Bill Places Ohio AG in Pension Investigator Role

October 1, 2003 ( - Ohio state Senator Lynn Wachtmann will propose a bill to remove the attorney general from all state employee pension boards clearing the way for the state's advocate to investigate the retirement systems.

Worried about a potential conflict of interest, attorney general Jim Petro first proposed that he be removed from the pension boards this summer.   In total, the newest version of the proposal would grant three state agencies new authority to investigate wrongdoing at Ohio’s five state retirement systems, according to a Cleveland Plain Dealer report.

The attorney general’s regulatory role is just the latest amendment to a reform bill that has been in the works since last month aimed at subjecting the state’s public employee pension funds to more ethical, legal, and financial scrutiny (See  Ohio Lawmakers Drafting Pension Reform Bill ).   Other p ossible provisions of the bill include:

  • authorizing the Ohio Retirement Study Council – a legislative oversight committee – to hire a criminal investigator to examine spending at the five funds
  • require the filing of financial disclosure statements with the Ohio Ethics Commission for all pension board members and certain staff members
  • require regular performance audits of each retirement system
  • ethics and travel policies for all five public employee funds
  • provisions to remove pension board members who misspend money
  • give retirees more representation through a change in the composition of several fund boards.
  • all pension investment officers would have to be licensed by the Ohio Division of Securities. The division would get new authority to investigate them.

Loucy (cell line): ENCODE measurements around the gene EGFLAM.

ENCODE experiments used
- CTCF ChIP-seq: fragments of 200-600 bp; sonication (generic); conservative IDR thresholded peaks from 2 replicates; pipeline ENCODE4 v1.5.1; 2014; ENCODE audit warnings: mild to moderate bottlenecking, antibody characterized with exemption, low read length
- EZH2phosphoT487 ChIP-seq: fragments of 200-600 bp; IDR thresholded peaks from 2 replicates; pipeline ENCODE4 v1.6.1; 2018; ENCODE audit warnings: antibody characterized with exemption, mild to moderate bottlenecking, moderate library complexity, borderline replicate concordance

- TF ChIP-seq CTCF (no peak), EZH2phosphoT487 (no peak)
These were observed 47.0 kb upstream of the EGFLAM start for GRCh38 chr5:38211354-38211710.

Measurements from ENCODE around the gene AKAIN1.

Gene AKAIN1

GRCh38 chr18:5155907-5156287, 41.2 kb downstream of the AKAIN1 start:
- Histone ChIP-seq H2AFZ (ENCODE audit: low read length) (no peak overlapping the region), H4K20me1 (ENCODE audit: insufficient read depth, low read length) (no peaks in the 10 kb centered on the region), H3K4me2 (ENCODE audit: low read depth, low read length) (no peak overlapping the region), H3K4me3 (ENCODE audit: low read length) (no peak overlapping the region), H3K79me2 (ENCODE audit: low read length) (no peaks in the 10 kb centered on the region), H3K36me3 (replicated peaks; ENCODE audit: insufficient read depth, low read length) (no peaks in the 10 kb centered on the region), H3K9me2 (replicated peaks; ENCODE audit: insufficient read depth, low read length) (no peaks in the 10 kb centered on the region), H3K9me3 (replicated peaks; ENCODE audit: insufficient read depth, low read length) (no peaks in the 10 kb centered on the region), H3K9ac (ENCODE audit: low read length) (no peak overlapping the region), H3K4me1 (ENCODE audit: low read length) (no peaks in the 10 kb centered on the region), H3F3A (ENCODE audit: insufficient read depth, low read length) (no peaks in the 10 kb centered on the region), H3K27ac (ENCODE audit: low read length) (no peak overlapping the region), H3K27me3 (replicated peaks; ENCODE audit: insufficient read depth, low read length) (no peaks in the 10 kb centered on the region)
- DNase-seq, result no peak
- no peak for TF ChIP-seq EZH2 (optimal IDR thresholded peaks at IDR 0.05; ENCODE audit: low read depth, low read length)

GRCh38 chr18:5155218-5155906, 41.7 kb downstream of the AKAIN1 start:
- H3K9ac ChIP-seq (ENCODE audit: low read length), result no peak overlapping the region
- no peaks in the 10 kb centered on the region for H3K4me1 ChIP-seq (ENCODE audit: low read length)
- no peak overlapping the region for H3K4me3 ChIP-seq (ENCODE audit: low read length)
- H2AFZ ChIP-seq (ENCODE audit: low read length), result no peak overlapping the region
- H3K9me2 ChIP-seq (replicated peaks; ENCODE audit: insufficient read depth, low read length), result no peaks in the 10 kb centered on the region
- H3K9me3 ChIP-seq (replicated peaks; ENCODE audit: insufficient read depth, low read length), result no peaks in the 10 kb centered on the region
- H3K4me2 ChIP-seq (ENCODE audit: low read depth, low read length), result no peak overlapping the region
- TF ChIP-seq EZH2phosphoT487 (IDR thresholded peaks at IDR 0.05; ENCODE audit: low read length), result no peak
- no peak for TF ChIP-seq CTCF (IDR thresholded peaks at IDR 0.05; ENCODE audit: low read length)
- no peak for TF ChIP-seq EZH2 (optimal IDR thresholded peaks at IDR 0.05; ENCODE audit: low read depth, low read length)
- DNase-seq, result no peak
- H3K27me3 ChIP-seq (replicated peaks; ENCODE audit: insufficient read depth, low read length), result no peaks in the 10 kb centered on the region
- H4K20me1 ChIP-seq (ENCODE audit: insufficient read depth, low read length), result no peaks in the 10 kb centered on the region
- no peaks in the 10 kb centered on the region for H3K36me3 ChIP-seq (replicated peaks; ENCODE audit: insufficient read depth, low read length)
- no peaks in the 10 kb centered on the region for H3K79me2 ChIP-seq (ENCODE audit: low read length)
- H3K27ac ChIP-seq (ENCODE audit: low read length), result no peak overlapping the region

Wachtmann is scheduled to unveil the proposal at a news conference today.   If all goes according to plan then, the Senate Health, Human Services & Aging Committee, which Wachtmann serves as chairman of, will being hearings on the bill within the next few weeks.

The move by lawmakers to introduce reform bills came after questions were raised earlier in the year about the spending practices at the State Teachers Retirement System (STRS).  Among the alleged excessive expenses incurred by the fund were:

  • a $94.2-million office building adorned with $869,000 in artwork
  • generous fringe benefits for STRS employees
  • frequent out-of-state travel for pension board members
  • $14 million in employee bonuses.

At the time, then-STRS Executive Director Herb Dyer said the pension board was trying to recruit and keep good investment staff in a competitive profession that pays well and offers good benefits. “I appreciate that people who don’t do that kind of work for a living might not understand it, but that’s the reality of the professionalism involved,” said Dyer (See  Ohio Pension Fund Hit for Lavish Spending Practices) .